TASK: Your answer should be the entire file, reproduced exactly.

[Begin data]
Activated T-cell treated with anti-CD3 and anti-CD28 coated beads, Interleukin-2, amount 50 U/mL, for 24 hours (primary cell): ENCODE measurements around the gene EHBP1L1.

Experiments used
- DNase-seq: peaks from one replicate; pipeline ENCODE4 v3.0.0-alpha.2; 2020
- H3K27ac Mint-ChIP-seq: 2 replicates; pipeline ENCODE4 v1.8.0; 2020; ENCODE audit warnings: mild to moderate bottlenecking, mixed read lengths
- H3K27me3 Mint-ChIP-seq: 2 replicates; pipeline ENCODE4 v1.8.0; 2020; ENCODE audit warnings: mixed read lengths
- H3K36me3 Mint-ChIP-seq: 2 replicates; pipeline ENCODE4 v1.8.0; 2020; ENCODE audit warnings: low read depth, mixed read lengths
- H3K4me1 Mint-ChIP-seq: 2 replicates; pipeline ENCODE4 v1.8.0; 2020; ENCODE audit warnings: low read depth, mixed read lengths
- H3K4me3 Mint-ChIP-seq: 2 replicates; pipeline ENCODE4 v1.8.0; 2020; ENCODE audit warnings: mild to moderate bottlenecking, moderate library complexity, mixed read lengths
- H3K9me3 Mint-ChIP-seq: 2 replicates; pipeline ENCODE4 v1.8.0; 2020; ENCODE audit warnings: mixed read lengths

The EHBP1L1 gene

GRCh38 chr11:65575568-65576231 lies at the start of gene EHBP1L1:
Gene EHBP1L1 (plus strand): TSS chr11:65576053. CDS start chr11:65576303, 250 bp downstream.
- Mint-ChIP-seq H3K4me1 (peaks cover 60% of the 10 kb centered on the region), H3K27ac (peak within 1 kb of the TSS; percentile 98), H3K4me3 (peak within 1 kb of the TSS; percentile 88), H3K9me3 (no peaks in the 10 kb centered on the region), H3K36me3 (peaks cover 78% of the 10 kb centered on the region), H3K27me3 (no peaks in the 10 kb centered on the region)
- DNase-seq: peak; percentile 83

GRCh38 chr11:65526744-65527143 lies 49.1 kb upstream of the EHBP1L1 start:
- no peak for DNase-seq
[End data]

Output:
Activated T-cell treated with anti-CD3 and anti-CD28 coated beads, Interleukin-2, amount 50 U/mL, for 24 hours (primary cell): ENCODE measurements around the gene EHBP1L1.

Experiments used
- DNase-seq: peaks from one replicate; pipeline ENCODE4 v3.0.0-alpha.2; 2020
- H3K27ac Mint-ChIP-seq: 2 replicates; pipeline ENCODE4 v1.8.0; 2020; ENCODE audit warnings: mild to moderate bottlenecking, mixed read lengths
- H3K27me3 Mint-ChIP-seq: 2 replicates; pipeline ENCODE4 v1.8.0; 2020; ENCODE audit warnings: mixed read lengths
- H3K36me3 Mint-ChIP-seq: 2 replicates; pipeline ENCODE4 v1.8.0; 2020; ENCODE audit warnings: low read depth, mixed read lengths
- H3K4me1 Mint-ChIP-seq: 2 replicates; pipeline ENCODE4 v1.8.0; 2020; ENCODE audit warnings: low read depth, mixed read lengths
- H3K4me3 Mint-ChIP-seq: 2 replicates; pipeline ENCODE4 v1.8.0; 2020; ENCODE audit warnings: mild to moderate bottlenecking, moderate library complexity, mixed read lengths
- H3K9me3 Mint-ChIP-seq: 2 replicates; pipeline ENCODE4 v1.8.0; 2020; ENCODE audit warnings: mixed read lengths

The EHBP1L1 gene

GRCh38 chr11:65575568-65576231 lies at the start of gene EHBP1L1:
Gene EHBP1L1 (plus strand): TSS chr11:65576053. CDS start chr11:65576303, 250 bp downstream.
- Mint-ChIP-seq H3K4me1 (peaks cover 60% of the 10 kb centered on the region), H3K27ac (peak within 1 kb of the TSS; percentile 98), H3K4me3 (peak within 1 kb of the TSS; percentile 88), H3K9me3 (no peaks in the 10 kb centered on the region), H3K36me3 (peaks cover 78% of the 10 kb centered on the region), H3K27me3 (no peaks in the 10 kb centered on the region)
- DNase-seq: peak; percentile 83

GRCh38 chr11:65526744-65527143 lies 49.1 kb upstream of the EHBP1L1 start:
- no peak for DNase-seq